Brandon Dekosky (NIAID)
John Misasi (NIAID)
Kendra Leigh (NIAID)
Ebola virus is a large, negative-strand RNA virus composed of 7 genes encoding viral proteins, including a single glycoprotein (GP). The virus is responsible for causing Ebola virus disease (EVD), formerly known as Ebola hemorrhagic fever (EHF), in humans. In particular, Bundibugyo (BDBV), Zaire (EBOV), and Sudan (SUDV) species have been associated with large outbreaks of EVD in Africa and reported case fatality rates of up to 90%. Transmission of Ebola virus to humans is not yet fully understood but is likely due to incidental exposure to infected animals. EVD spreads through human-to-human transmission, with infection resulting from direct contact with blood, secretions, organs or other bodily fluids of infected people, and indirect contact with environments contaminated by such fluids.
EVD has an incubation period of 2 to 21 days (7 days on average, depending on the strain) followed by a rapid onset of non-specific symptoms such as fever, extreme fatigue, gastrointestinal complaints, abdominal pain, anorexia, headache, myalgias and/or arthralgias.
While prior outbreaks of EVD have been localized to regions of Africa, there is a potential threat of spread to other countries given the frequency of international travel. The 2014 outbreak in West Africa was first recognized in March 2014, and as of April 13, 2016, the number of cases far exceeded the largest prior EVD outbreak with a combined total (suspected, probable, and laboratory-confirmed) 28616 cases and 11310 deaths (case fatality rate = 39.5%). The largest previous outbreak occurred in Uganda in 2000-2001 with 425 cases and 224 deaths (case-fatality rate=53%).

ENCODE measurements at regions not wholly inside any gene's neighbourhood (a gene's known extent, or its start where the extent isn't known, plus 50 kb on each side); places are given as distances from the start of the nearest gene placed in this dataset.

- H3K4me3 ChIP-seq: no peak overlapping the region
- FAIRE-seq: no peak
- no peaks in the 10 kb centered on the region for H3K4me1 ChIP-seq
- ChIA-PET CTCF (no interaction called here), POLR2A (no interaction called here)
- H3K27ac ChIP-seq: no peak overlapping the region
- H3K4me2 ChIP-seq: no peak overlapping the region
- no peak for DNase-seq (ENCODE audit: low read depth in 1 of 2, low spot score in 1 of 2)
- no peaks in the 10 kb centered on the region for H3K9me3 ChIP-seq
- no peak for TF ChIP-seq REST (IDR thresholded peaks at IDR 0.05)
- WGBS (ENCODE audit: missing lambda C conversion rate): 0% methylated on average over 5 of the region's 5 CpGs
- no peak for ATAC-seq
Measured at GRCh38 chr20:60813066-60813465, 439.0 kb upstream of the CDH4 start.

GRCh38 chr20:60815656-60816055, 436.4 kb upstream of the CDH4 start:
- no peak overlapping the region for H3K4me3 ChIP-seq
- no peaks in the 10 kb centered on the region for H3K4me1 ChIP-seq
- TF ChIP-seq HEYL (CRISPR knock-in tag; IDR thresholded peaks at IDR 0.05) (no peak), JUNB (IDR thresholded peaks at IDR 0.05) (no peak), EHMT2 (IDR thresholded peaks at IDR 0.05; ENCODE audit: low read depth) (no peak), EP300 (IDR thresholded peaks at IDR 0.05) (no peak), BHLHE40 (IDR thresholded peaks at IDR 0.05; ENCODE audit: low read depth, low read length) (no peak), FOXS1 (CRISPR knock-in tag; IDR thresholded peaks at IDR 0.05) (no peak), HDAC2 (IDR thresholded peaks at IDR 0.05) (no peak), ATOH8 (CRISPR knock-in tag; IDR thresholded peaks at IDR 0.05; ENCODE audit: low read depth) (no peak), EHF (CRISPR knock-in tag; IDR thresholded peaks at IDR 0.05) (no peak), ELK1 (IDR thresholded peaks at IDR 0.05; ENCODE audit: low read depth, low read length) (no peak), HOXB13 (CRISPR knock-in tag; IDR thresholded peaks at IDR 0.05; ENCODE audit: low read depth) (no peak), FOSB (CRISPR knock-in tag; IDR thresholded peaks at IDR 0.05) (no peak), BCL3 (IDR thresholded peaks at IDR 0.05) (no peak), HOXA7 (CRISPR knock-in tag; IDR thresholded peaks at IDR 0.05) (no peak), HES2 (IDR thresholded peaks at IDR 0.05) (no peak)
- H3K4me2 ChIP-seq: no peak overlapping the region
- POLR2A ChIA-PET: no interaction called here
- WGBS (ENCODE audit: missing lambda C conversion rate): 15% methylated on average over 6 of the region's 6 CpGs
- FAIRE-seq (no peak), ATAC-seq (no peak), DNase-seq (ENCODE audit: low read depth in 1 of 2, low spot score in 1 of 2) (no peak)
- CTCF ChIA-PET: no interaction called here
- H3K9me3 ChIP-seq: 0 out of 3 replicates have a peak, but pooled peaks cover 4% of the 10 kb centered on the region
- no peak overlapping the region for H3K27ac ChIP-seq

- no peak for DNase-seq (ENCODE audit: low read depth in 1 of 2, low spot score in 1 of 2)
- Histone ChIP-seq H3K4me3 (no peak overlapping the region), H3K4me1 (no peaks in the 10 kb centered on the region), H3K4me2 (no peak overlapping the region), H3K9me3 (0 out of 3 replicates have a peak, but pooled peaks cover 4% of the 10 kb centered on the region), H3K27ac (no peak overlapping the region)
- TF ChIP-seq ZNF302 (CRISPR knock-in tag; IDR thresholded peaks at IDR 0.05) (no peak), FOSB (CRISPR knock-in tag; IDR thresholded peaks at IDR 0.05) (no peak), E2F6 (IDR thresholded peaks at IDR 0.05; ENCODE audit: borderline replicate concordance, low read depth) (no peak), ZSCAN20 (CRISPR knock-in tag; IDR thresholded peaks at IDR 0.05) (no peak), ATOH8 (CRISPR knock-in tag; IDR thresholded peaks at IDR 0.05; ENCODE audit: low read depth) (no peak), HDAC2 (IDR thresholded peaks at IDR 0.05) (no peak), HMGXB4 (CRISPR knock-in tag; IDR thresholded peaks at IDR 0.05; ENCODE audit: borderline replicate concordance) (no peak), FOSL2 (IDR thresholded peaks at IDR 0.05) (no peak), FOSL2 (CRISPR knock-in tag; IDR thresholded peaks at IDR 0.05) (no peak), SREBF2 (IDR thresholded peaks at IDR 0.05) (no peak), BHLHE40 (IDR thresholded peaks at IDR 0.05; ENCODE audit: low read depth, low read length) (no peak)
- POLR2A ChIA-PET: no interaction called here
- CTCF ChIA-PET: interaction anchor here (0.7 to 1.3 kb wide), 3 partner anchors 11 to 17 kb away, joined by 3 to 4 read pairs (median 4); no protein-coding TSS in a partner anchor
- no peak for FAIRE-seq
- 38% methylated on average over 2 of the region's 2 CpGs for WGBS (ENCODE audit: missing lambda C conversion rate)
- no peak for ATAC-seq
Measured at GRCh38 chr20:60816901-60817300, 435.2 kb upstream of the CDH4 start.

Viruses in the Filoviridae family are also categorized as potential threats for use as biological weapons due to ease of dissemination and transmission, and high levels of mortality. Currently, no effective therapies or FDA-licensed vaccines exist for any member of Filoviridae family of viruses.
Researchers at the Vaccine Research Center (VRC) of the National Institute of Allergy and Infectious Diseases (NIAID) developed eight high-affinity human monoclonal antibodies, specifically EboV.YD.01, EboV.YD.02, EboV.YD.03, and EboV.YD.04, EboV.YD.05, EboV.YD.06, EboV.YD.07 and EboV.YD.08 which bind with nanomolar affinity against Ebola virus glycoprotein. The human monoclonal antibodies have been assessed by functional assays, epitope mapping, affinity measurements and in vitro neutralization assays.
This technology is available for licensing for commercial development in accordance with 35 U.S.C. § 209 and 37 CFR Part 404.
- Prevention of acquisition of Ebola Zaire virus.
- Antibody therapy for people exposed to Ebola Zaire virus.
- Diagnostics for Ebola Zaire virus.
- High-affinity neutralizing antibodies (mAbs), targeting Ebola virus (EBOV) glycoprotein from a human Ebolavirus vaccine.
- Currently, there are no Food and Drug Administration (FDA)-approved vaccines or therapeutics available for prevention, post-exposure, or treatment for EBOV.
- The EboV.YD.01 - EboV.YD.08 antibodies can be combined with other biologicals and vaccines for prevention and therapy of Ebola Zaire infection/disease.